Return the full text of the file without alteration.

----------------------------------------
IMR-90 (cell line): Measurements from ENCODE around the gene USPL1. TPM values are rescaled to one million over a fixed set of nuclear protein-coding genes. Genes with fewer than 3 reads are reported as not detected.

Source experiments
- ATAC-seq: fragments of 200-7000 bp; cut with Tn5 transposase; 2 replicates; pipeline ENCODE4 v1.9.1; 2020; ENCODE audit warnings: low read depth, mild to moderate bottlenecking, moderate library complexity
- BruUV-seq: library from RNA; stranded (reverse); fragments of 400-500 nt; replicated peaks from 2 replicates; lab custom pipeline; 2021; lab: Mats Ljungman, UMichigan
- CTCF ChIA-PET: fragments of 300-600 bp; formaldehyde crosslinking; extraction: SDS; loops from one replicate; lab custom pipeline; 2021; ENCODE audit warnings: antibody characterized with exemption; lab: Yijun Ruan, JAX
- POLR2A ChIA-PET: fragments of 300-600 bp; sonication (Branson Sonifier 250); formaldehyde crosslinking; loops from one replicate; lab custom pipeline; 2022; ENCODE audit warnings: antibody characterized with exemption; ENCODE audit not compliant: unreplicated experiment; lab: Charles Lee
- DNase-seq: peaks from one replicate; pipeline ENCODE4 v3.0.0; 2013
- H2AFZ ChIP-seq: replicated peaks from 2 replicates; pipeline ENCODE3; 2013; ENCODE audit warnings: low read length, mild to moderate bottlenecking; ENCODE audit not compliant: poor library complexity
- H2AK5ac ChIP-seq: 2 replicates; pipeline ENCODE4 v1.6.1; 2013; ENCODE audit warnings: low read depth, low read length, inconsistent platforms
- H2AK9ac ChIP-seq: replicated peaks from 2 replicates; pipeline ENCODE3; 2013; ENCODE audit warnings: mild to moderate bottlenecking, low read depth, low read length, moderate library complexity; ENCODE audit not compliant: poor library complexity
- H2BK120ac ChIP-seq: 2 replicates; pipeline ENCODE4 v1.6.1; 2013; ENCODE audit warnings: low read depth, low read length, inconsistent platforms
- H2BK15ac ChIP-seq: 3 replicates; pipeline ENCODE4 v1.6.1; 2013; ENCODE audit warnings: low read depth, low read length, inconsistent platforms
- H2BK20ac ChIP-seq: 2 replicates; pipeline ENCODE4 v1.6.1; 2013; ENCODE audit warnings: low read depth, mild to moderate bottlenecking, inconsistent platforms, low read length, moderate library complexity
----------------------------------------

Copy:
IMR-90 (cell line): Measurements from ENCODE around the gene USPL1. TPM values are rescaled to one million over a fixed set of nuclear protein-coding genes. Genes with fewer than 3 reads are reported as not detected.

Source experiments
- ATAC-seq: fragments of 200-7000 bp; cut with Tn5 transposase; 2 replicates; pipeline ENCODE4 v1.9.1; 2020; ENCODE audit warnings: low read depth, mild to moderate bottlenecking, moderate library complexity
- BruUV-seq: library from RNA; stranded (reverse); fragments of 400-500 nt; replicated peaks from 2 replicates; lab custom pipeline; 2021; lab: Mats Ljungman, UMichigan
- CTCF ChIA-PET: fragments of 300-600 bp; formaldehyde crosslinking; extraction: SDS; loops from one replicate; lab custom pipeline; 2021; ENCODE audit warnings: antibody characterized with exemption; lab: Yijun Ruan, JAX
- POLR2A ChIA-PET: fragments of 300-600 bp; sonication (Branson Sonifier 250); formaldehyde crosslinking; loops from one replicate; lab custom pipeline; 2022; ENCODE audit warnings: antibody characterized with exemption; ENCODE audit not compliant: unreplicated experiment; lab: Charles Lee
- DNase-seq: peaks from one replicate; pipeline ENCODE4 v3.0.0; 2013
- H2AFZ ChIP-seq: replicated peaks from 2 replicates; pipeline ENCODE3; 2013; ENCODE audit warnings: low read length, mild to moderate bottlenecking; ENCODE audit not compliant: poor library complexity
- H2AK5ac ChIP-seq: 2 replicates; pipeline ENCODE4 v1.6.1; 2013; ENCODE audit warnings: low read depth, low read length, inconsistent platforms
- H2AK9ac ChIP-seq: replicated peaks from 2 replicates; pipeline ENCODE3; 2013; ENCODE audit warnings: mild to moderate bottlenecking, low read depth, low read length, moderate library complexity; ENCODE audit not compliant: poor library complexity
- H2BK120ac ChIP-seq: 2 replicates; pipeline ENCODE4 v1.6.1; 2013; ENCODE audit warnings: low read depth, low read length, inconsistent platforms
- H2BK15ac ChIP-seq: 3 replicates; pipeline ENCODE4 v1.6.1; 2013; ENCODE audit warnings: low read depth, low read length, inconsistent platforms
- H2BK20ac ChIP-seq: 2 replicates; pipeline ENCODE4 v1.6.1; 2013; ENCODE audit warnings: low read depth, mild to moderate bottlenecking, inconsistent platforms, low read length, moderate library complexity